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Biology as Seen from E. coli, a mere Bacterium, Courtesy of Carl Zimmer,
This review is from: Microcosm: E. coli and the New Science of Life (Hardcover)
With the trained eyes of a scientist and the soul of poet, eminent science writer Carl Zimmer takes us on an all too brief, yet fascinating, trek into contemporary biology, as seen from the perspective of the bacterium Escherichia coli, in his latest book, "Microcosm: E. coli and the New Science of Life". More than a mere recounting of decades of elegant scientific research from the likes of Joshua Lederberg and Salvador Luria, among others, "Microcosm" is truly a book about contemporary biology itself, tying in almost every facet of it, from systematics to population genetics and ecology, and even, paleobiology. But it is a book that takes such an in-depth exploration of biology from the unique perspective of a rather most unassuming organism - or at least what readers might think - the bacterium E. coli, whose ubiquitous habitats include the intestinal tracts of humans and other mammals. Indeed, E. coli is truly a wonderful organismal metaphor for describing all of biology in its totality, as evidenced, for example, in one of Zimmer's terse chapters devoted to the evolution of cooperation amongst organisms via mechanisms such as natural selection and kin selection; an elegant experimental analogue to the types of selective pressures operating on other, more complex, organisms, including us. Indeed, "Microcosm" ought to be regarded as "Macrocosm", since Zimmer has offered an elegant, often poetic, exploration of all of biology, by demonstrating E. coli's scientific relevance to humanity.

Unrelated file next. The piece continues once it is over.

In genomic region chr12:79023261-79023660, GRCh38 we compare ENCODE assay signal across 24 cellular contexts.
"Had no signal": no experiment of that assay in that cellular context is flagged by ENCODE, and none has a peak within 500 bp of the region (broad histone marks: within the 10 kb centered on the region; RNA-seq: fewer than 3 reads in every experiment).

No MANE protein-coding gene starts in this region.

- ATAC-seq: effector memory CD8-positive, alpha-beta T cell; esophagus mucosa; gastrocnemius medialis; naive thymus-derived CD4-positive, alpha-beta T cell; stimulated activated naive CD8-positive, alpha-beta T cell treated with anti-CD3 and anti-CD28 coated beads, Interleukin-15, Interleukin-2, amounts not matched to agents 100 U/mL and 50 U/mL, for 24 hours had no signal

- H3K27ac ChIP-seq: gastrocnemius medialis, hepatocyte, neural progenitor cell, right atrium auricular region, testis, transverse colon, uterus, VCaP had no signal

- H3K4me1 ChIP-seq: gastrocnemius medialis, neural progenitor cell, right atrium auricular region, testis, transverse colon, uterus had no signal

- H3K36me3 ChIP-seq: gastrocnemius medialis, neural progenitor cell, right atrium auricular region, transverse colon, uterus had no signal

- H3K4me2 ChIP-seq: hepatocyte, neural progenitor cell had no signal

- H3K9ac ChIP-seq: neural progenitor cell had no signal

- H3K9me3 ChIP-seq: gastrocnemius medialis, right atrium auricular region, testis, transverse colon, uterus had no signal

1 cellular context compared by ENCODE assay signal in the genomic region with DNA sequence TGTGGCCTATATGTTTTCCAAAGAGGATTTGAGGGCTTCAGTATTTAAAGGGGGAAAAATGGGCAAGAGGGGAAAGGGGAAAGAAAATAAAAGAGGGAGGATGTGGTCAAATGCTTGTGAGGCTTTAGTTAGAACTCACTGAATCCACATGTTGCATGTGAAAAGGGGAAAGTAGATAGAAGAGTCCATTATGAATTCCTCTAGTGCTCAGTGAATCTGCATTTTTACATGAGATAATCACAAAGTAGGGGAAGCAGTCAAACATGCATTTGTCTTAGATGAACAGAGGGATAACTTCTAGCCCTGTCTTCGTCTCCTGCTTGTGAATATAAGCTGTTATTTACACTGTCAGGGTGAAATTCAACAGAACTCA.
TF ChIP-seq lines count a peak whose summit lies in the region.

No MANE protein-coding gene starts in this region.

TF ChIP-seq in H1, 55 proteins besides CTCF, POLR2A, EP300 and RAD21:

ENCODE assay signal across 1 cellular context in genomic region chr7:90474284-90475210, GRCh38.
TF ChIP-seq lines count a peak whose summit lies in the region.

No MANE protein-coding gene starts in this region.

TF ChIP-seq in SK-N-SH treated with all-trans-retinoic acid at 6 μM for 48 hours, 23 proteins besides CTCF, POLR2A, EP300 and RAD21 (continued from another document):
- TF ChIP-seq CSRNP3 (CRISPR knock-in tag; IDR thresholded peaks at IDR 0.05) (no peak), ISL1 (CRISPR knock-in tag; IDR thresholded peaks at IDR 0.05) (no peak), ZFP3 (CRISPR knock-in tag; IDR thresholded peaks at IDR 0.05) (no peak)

If there is indeed one important underlying theme to "Microcosm", then perhaps it is the prevalence of sex in this single-celled organism, and its importance as a key ingredient in understanding evolution, which was recognized decades ago by a young Joshua Lederberg. Zimmer describes how E. coli has demonstrated the veracity of Darwin's concept of natural selection, via an elegant "slot machine" experiment designed by Salvador Luria, and culminating now in the ongoing experiment by microbial ecologist Richard Lenski; Zimmer's engaging account of which is among the most important highlights of this book (Yet as a brief aside, I am surprised Zimmer did not mention that Lenski's research is offering experimental proof of evolutionary stasis, as defined by paleontologists Niles Eldredge and Stephen Jay Gould in their theory of punctuated equilibrium; a point emphasized in a relatively recent paper co-authored by Lenski, Eldredge and others.). Zimmer also devotes ample time touching on other aspects of E. coli's evolutionary ecology from a public health perspective, tracing the origins of epidemics caused by toxic strains of this otherwise benign prokaryote. There is also, regrettably, ample discussion too of creationist interest in E. coli as an example of an organism created by an "Intelligent Designer"; Zimmer notes correctly that creationists were interested in its flagellum years before the bacterial flagellum became important "proof" supporting leading Intelligent Design advocate Michael Behe's concept of "Irreducible Complexity", and how this "proof" was demolished effectively by prominent Intelligent Design critic Ken Miller during the 2005 Kitzmiller vs. Dover Area School District trial.